We have seen that Hebrews presents the Bible as God’s powerful Word, but it immediately blurs the distinction between the Bible and God, even the Bible as “the word” and Jesus as “the Word”. There is a Person behind all the ‘words’ of the Bible, who is himself ‘the Word’. They are essentially his ‘words’. To not believe and receive the Bible is not to believe and receive him.
In the book, “Taking God At His Word”, Kevin DeYoung writes, “Scripture, because it is the breathed out word of God, possesses the same authority as the God-man Jesus Christ. Submission to the Scriptures is submission to God.” Over the last 200 years, many critics have disputed such a claim. They have accused Christians of worshiping the Bible and not making necessary distinctions between the Bible and God. Some have said that we need to see the truths behind the Bible, and not worry so much about the Bible itself. However, the Bible itself actually supports DeYoung’s claim, and often deliberately blurs any distinction between God and the Scriptures.
Hebrews 4:12-13 is one of the most famous statements in the Bible about the Bible:
“For the word of God is living and active, sharper than any two-edged sword, piercing to the division of soul and of spirit, of joints and of marrow, and discerning the thoughts and intentions of the heart. And no creature is hidden from his sight, but all are naked and exposed to the eyes of him to whom we must give account.”
This famous text assumes the closest possible relationship between God and his written word, even between Jesus and the Bible.
In context, it’s obvious that the passage is talking about the Bible itself. (Notice it says, “For the word of God is living…”) Hebrews has just been expositing and applying Psalm 95 for two chapters. In 4:2, it explains, “Good news came to us just as to them, but the message (literally, the ‘word’) they heard did not benefit them, because they were not united by faith with those who listened.” So “the word of God” in 4:12 is obviously the message of God written in the pages of Scripture that Hebrews has already been citing.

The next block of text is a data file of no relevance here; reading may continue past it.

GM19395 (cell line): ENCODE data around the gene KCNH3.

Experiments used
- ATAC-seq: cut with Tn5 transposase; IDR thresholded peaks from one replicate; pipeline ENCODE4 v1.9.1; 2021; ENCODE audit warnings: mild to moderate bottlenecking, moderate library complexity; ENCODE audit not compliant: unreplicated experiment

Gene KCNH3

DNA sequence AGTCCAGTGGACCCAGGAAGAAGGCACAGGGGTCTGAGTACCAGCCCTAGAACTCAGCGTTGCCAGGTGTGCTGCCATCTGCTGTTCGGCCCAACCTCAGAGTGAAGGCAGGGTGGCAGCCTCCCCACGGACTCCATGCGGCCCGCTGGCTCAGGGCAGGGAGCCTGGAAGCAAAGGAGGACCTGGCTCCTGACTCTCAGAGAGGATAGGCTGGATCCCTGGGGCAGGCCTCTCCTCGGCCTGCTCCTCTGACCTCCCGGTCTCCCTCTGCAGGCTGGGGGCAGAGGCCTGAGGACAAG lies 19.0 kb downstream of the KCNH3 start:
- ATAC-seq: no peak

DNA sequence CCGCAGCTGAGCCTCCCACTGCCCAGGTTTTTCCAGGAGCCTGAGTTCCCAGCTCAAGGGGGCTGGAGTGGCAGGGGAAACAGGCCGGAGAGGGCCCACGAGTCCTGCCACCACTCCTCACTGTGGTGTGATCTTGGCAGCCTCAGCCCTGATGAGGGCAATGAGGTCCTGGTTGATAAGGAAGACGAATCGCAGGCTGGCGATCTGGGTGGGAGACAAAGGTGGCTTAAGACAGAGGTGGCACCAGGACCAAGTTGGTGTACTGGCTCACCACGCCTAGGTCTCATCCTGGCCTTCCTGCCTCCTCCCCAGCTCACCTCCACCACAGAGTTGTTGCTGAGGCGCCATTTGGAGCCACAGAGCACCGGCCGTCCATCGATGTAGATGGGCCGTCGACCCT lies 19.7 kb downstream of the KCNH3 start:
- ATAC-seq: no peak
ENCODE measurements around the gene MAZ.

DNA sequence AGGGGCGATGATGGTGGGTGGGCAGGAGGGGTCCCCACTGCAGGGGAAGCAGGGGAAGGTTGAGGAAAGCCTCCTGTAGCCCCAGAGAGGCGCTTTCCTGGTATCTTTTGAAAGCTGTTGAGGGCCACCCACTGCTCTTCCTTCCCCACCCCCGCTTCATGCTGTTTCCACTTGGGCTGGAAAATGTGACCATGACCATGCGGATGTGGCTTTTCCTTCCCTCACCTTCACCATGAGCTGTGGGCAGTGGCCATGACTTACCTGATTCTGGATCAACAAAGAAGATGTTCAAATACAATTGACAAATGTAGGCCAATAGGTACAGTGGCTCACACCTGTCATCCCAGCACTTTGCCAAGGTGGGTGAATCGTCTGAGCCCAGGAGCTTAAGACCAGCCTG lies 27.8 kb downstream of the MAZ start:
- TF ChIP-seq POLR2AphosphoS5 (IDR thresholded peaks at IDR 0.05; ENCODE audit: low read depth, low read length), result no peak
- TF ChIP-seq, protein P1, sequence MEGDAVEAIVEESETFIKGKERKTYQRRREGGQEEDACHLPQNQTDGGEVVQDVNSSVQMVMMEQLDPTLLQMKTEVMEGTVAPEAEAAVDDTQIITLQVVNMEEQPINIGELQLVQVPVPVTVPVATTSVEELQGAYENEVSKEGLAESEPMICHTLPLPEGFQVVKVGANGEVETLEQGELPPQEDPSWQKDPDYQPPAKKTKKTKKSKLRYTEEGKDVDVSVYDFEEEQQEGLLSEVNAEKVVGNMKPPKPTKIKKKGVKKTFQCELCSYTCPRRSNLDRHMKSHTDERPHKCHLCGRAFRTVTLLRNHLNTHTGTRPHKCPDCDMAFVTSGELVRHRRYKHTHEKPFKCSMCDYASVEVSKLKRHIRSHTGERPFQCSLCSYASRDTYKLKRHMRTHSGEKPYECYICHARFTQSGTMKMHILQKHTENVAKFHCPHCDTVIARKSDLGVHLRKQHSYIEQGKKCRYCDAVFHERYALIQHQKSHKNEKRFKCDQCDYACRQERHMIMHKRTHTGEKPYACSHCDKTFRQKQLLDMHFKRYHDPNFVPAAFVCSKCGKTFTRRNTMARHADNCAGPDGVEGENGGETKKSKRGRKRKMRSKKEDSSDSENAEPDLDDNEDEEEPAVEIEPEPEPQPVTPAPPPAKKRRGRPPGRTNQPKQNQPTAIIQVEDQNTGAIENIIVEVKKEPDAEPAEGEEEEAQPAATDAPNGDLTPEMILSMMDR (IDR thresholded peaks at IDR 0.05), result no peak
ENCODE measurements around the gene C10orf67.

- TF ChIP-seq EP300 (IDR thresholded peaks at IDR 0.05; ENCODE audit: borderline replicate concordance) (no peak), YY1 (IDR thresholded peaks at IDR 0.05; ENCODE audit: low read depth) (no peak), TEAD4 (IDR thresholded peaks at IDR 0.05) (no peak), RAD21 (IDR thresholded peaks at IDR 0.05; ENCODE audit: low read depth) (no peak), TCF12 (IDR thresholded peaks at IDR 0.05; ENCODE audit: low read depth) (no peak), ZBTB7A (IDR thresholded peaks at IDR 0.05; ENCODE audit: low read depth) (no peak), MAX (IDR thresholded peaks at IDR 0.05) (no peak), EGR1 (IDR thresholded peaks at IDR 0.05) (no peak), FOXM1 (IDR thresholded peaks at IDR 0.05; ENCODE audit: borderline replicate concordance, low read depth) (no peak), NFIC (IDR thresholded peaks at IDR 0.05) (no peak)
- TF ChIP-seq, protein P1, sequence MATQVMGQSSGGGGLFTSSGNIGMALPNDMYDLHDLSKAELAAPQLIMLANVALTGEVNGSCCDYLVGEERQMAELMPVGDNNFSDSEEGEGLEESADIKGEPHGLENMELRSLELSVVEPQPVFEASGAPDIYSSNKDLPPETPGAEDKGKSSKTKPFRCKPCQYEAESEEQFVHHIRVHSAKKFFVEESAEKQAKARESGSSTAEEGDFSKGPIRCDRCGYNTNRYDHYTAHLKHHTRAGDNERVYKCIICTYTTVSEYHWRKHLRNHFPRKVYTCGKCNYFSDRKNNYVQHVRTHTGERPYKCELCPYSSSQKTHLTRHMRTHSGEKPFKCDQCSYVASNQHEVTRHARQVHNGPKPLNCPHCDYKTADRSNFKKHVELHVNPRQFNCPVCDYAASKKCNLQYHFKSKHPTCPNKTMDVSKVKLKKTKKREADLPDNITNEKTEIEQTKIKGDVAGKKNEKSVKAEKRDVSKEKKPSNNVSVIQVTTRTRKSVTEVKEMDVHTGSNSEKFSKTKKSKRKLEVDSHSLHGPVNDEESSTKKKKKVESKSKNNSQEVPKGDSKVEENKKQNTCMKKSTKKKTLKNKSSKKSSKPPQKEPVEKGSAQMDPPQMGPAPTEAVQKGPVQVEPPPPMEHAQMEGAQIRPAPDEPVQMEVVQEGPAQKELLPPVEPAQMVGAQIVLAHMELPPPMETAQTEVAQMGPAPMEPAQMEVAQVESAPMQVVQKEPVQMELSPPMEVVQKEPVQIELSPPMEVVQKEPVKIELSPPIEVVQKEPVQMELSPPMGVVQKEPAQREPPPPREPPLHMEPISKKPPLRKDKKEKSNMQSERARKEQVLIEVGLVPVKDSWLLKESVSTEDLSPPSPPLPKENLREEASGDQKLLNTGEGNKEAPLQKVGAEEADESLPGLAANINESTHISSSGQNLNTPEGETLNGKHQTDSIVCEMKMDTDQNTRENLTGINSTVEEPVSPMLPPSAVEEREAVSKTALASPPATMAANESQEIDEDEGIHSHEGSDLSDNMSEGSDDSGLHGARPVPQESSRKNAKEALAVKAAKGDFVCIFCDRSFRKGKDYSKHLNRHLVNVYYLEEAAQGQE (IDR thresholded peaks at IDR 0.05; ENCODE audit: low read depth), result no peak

However, Hebrews goes on to describe the Bible with startling attributes, even the attributes of God himself. Consider the following:
“The word of God is living and active”
Earlier in the same passage, Hebrews had warned against falling away “from the living God” (3:12). The “word” is obviously being personified as “alive”, as having a power all its own (see Rom. 1:16, 1 Cor. 1:18, Col.1:5-6, 1 Thess. 2:13; also Deut. 32:47, Isaiah 55:10-11). Interestingly, in John 6:63, Jesus says, “It is the Spirit who gives life; the flesh is no help at all. The words that I have spoken to you are spirit and life.” Jesus clearly makes a connection between the Spirit who gives life and his words. Hebrews 3:7 pointedly introduces Psalm 95 by saying, “Therefore, as the Holy Spirit says.”
As Hebrews 4:12-13 continues, the attributes it describes look increasingly like the attributes of Jesus as the “word of God”.
“Sharper than any two-edged sword”
Consider how Jesus is repeatedly described: Rev. 1:16, “In his right hand he held seven stars, from his mouth came a sharp two-edged sword, and his face was like the sun shining in full strength.” Rev. 19:11-15,
“Then I saw heaven opened, and behold, a white horse! The one sitting on it is called Faithful and True… He is clothed in a robe dipped in blood, and the name by which he is called is The Word of God… From his mouth comes a sharp sword with which to strike down the nations, and he will rule them with a rod of iron.”
“Discerning the thoughts and intentions of the heart”
How do swords “discern”? For that matter, how does “the word” discern’? Who is it who discerns the thoughts and intentions of the heart? In fact, this is an activity of God. Jeremiah 17:10 says, “I the Lord search the heart and test the mind” (Cf. Psalm 94:11, 139:23, Jer. 20:12; 1 Chron. 28:9, 1 Sam.16:7). Jesus says in Revelation 2:23, “I am he who searches mind and heart.” The prophet Simeon said of Jesus, in Luke 2:34-35, “Behold, this child is appointed for the fall and rising of many in Israel, and for a sign that is opposed (and a sword will pierce through your own soul also), so that thoughts from many hearts may be revealed.”
“No creature is hidden from his sight”
Did you notice how the subject changes? Suddenly, v.13 starts talking about a “him”, because it’s been talking about a “him” all along. You cannot separate God from his word.
“All are naked and exposed to the eyes of him.”